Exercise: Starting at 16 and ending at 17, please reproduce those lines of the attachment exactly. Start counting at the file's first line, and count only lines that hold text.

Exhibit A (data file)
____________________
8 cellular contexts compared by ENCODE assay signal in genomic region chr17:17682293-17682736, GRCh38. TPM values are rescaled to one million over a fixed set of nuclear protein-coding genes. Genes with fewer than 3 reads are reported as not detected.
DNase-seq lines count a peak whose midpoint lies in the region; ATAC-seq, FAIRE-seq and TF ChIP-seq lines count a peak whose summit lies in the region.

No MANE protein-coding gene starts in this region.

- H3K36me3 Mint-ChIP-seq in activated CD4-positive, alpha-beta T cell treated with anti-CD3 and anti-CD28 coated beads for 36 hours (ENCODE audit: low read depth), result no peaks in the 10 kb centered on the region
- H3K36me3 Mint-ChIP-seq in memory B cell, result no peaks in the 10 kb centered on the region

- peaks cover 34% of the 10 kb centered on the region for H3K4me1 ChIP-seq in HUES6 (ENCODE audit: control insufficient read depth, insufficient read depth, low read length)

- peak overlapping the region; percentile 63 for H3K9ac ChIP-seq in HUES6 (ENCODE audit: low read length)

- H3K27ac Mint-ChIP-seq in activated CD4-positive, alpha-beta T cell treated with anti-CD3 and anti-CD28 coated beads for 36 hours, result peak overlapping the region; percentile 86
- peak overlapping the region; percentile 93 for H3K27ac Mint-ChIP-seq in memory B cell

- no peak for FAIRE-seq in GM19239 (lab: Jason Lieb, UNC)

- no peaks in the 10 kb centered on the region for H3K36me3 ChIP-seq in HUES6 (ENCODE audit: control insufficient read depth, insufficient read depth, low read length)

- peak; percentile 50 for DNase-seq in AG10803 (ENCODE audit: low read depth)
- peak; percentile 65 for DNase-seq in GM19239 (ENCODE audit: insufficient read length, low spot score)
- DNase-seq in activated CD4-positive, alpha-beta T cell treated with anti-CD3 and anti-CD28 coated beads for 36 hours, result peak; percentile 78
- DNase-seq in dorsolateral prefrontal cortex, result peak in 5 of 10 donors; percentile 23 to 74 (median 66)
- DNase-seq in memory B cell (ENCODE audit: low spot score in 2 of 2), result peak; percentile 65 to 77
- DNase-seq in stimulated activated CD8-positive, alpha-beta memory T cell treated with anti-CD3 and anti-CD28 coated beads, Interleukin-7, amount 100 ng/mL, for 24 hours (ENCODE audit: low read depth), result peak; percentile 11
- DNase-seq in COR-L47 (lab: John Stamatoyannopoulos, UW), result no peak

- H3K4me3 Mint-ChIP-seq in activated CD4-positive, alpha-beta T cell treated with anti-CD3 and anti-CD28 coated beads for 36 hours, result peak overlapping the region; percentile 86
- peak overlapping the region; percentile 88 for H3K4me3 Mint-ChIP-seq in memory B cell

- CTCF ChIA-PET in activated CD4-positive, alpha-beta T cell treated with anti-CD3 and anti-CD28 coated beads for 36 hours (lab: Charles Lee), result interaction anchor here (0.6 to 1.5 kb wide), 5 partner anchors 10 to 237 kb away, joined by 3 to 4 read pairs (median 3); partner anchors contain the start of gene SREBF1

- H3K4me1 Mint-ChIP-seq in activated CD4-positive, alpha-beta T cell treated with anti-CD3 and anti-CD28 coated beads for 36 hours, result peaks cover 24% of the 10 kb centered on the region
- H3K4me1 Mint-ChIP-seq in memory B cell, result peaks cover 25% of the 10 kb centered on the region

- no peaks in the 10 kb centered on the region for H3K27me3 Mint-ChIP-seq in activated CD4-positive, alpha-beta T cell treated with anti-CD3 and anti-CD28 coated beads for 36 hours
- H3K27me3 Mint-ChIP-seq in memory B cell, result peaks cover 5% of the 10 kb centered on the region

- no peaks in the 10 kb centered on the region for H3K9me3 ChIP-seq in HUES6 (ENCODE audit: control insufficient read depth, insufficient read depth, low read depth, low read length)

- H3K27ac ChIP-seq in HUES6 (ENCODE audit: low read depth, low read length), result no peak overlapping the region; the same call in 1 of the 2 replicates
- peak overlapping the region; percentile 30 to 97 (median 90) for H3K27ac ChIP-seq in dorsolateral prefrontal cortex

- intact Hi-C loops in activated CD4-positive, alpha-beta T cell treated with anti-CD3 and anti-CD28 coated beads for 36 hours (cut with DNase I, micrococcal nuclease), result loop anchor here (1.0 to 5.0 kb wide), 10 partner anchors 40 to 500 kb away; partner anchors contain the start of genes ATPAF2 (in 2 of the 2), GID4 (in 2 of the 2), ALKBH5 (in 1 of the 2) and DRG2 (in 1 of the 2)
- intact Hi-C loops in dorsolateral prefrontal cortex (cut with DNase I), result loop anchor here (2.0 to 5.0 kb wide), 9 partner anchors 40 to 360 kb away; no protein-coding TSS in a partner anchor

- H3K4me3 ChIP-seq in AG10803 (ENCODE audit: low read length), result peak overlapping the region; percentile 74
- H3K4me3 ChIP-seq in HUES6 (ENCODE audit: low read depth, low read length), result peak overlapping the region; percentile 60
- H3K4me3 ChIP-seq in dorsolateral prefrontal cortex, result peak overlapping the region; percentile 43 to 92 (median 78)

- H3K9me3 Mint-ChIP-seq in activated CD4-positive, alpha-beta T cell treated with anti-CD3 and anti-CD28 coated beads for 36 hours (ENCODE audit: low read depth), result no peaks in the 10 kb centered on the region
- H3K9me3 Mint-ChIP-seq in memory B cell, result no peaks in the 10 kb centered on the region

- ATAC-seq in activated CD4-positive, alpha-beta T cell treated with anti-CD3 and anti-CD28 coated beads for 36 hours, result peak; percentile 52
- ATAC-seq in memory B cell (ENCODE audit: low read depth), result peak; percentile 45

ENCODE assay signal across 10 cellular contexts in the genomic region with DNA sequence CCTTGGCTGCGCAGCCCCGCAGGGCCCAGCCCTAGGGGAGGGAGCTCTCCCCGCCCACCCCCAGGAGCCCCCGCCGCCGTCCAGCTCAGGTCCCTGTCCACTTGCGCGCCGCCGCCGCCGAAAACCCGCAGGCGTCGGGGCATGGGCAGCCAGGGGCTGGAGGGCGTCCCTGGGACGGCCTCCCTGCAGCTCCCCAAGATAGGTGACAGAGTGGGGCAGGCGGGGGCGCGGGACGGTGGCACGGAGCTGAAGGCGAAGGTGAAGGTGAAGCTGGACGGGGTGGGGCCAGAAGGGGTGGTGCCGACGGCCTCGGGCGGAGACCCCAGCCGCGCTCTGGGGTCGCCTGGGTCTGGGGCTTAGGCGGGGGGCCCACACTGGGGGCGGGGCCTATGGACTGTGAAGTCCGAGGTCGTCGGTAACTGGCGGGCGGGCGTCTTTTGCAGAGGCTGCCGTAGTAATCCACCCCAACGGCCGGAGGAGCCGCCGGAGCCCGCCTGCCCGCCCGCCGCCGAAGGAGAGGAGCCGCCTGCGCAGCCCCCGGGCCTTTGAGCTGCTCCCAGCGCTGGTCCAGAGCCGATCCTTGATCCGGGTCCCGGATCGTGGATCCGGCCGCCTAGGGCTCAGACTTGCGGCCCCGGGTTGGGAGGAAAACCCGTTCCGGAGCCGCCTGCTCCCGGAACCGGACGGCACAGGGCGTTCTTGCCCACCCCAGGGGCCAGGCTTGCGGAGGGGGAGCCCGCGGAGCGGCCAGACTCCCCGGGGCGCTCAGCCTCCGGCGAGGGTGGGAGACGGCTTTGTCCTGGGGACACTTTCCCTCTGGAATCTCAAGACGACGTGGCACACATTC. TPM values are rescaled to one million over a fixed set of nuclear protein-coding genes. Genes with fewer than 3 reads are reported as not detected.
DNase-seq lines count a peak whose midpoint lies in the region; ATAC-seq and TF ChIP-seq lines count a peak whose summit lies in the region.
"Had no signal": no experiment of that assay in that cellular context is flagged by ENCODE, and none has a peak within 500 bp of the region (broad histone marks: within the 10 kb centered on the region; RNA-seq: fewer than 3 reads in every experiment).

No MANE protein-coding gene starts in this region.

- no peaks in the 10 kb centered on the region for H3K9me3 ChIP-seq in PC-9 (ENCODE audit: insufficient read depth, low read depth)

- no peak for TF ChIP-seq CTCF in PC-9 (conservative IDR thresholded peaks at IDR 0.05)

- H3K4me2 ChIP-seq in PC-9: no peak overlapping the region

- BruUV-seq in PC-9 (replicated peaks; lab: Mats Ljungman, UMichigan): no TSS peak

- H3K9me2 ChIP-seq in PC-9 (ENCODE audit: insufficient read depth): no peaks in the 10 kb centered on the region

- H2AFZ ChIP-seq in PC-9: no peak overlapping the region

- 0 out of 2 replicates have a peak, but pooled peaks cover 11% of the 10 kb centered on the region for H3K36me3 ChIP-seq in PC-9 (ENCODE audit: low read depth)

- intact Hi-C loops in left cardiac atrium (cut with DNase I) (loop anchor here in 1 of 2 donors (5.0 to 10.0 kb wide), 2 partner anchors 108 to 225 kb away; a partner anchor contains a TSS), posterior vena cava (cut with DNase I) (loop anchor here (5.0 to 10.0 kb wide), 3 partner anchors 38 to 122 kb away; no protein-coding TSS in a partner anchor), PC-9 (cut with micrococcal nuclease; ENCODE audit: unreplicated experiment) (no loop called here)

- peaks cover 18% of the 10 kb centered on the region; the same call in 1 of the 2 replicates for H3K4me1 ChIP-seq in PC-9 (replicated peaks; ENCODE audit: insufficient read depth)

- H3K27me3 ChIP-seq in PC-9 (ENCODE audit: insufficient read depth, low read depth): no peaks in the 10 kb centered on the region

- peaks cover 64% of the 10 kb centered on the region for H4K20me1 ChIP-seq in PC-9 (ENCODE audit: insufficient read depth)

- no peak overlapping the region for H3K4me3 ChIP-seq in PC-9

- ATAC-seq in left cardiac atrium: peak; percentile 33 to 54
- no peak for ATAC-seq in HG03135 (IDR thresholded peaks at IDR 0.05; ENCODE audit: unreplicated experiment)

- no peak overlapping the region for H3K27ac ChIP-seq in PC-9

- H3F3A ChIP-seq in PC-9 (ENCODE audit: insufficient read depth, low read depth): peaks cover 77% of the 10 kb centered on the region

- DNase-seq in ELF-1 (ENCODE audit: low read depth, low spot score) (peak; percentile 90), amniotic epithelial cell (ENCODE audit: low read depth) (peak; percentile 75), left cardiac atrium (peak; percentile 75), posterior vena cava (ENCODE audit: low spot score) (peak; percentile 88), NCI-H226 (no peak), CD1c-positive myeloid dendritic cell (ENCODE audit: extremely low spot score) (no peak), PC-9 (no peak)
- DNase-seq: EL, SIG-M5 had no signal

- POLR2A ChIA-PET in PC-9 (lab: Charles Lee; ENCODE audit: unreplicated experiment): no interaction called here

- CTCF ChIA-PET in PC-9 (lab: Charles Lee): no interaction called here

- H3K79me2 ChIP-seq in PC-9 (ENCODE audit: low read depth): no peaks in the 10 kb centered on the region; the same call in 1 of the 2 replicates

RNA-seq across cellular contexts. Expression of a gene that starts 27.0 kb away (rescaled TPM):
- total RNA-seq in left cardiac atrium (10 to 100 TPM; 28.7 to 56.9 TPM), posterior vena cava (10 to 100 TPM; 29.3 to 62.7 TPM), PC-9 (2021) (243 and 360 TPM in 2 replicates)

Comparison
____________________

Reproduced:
- DNase-seq in memory B cell (ENCODE audit: low spot score in 2 of 2), result peak; percentile 65 to 77
- DNase-seq in stimulated activated CD8-positive, alpha-beta memory T cell treated with anti-CD3 and anti-CD28 coated beads, Interleukin-7, amount 100 ng/mL, for 24 hours (ENCODE audit: low read depth), result peak; percentile 11